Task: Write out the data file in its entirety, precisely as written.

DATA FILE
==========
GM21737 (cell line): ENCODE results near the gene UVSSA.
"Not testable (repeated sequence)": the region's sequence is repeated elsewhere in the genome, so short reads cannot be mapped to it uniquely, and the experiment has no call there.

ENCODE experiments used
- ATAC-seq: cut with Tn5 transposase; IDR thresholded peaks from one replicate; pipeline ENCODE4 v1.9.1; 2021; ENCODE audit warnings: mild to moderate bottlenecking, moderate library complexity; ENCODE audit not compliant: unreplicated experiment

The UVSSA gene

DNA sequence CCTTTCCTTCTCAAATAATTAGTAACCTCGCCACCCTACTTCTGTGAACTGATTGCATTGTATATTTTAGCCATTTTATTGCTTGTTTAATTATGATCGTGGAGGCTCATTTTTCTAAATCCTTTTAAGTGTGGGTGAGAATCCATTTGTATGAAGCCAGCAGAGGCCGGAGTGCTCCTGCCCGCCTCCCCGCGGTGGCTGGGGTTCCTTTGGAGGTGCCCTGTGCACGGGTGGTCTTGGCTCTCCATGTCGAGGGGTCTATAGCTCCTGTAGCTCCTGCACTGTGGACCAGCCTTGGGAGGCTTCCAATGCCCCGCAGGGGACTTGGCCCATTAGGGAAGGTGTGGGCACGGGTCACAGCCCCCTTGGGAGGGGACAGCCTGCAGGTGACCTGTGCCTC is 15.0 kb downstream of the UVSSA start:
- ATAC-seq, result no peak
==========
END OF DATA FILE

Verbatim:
GM21737 (cell line): ENCODE results near the gene UVSSA.
"Not testable (repeated sequence)": the region's sequence is repeated elsewhere in the genome, so short reads cannot be mapped to it uniquely, and the experiment has no call there.

ENCODE experiments used
- ATAC-seq: cut with Tn5 transposase; IDR thresholded peaks from one replicate; pipeline ENCODE4 v1.9.1; 2021; ENCODE audit warnings: mild to moderate bottlenecking, moderate library complexity; ENCODE audit not compliant: unreplicated experiment

The UVSSA gene

DNA sequence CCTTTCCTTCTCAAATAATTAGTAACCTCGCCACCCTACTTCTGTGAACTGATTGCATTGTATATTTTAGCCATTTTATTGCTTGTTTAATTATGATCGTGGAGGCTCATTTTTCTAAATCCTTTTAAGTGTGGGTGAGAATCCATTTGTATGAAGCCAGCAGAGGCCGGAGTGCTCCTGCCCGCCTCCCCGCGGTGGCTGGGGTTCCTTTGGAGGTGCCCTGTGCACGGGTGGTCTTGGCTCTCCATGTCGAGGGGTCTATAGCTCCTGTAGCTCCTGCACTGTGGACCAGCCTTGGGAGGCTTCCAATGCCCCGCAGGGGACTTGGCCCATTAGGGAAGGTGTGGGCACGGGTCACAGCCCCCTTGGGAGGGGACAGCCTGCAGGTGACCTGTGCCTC is 15.0 kb downstream of the UVSSA start:
- ATAC-seq, result no peak